“That moment was the birth of our travels because we both got a huge buzz out of it.”
Having escaped back into Uganda, the pair found themselves helpless with laughter – possibly from shock, though Drury doesn’t put it that way.
“Somehow these run-ins with dangerous people always led to laughter,” he says.
Later, they went to Ukraine to visit the Chernobyl nuclear reactor site, the first known tourists to make that journey. In Afghanistan and Pakistan, they met heroin dealers and arms smugglers.
In Chechnya they visited the Beslan school where 186 children died when Islamist ‘Black Widow’ terrorists went on a rampage of hostage taking and murder in 2004.
“When I saw the bullet holes and the faces of the children in photos something happened,” Drury admits. “I stopped wanting to be a voyeur of horror and wanted to get stories out about what was really going on in the far corners of the world.”
When the latest Ukraine invasion happened last year, he found himself volunteering to rescue a circus bear from near the northern city of Lviv and take it to Romania.
“Masha was heavily sedated but as we were moving her into the back of a transit van with a special cage, she woke up, which gave us all a bit of a surprise,” he says. “We dropped her and ran and then someone darted her again. It’s the closest I have ever come to a bear.”
Sadly, the bear died three weeks later at the Romanian bear sanctuary.
“I try to help people now, rather than just observing as an extreme tourist, but that comes with its problems,” Drury admits.
Andrew in Mogadishu, Somalia, in 2020
In 2021 he travelled to Northern Syria to make a film called Danger Zones for Starz, a Disney pay per view channel. On a day off from filming, Drury found himself by the Al Roj camp, where ISIS brides were being held. He decided to try and interview Shamima Begum, the British schoolgirl who fled the country aged 15 to become a jihadi bride.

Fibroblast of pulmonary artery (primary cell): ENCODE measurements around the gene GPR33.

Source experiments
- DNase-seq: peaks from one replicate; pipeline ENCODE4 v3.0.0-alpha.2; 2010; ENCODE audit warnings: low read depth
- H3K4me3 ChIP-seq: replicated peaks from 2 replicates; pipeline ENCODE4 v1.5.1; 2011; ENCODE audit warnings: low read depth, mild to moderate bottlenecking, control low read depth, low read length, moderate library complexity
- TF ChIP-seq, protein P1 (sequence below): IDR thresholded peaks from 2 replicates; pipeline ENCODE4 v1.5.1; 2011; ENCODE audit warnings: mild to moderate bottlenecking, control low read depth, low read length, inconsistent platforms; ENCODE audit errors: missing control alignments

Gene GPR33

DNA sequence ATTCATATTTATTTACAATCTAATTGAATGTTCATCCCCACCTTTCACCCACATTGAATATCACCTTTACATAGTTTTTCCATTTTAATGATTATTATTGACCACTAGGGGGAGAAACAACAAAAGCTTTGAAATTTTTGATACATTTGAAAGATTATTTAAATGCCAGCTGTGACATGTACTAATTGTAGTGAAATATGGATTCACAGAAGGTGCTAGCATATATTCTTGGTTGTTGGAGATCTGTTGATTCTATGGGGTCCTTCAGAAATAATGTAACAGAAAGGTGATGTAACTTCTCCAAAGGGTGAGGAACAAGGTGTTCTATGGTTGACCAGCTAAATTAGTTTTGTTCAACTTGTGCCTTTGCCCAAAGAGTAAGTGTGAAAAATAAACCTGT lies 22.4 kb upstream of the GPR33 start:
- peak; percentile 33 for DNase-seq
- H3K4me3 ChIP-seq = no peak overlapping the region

“I had been expecting a hard-nosed terrorist but met a frightened rabbit who told me her favourite TV show was Friends and she had a crush on Chandler,” Drury recalls. “I wasn’t an Oxbridge journalist, just a kid from a council estate making some extreme tourism films, and she liked that. At the end of the interview she hugged me, which to this day I find unsettling.
“I took several broadcast journalists back to Syria to interview her and I admit I bought some clothing from Primark for her at her request. I used to have mixed feelings about her and at one time felt sorry for her.”
Today, he believes he was being “groomed by a very clever, manipulative woman, who had memory lapses about ISIS atrocities”.
“My last message to her was… ‘You sold your country out’.”
So where is he planning to go next, I wonder? As it turns out, it’s Ukraine.
“I am going to meet the mayor of Kiev, Vitali Klitschko, and will spend a few days there. I may also take a broadcaster to meet President Zelensky. It will only be a short trip. I’m looking forward to a break.”
- Trip Hazard by Andew Drury (Candy Jar Books, £9.99) is out now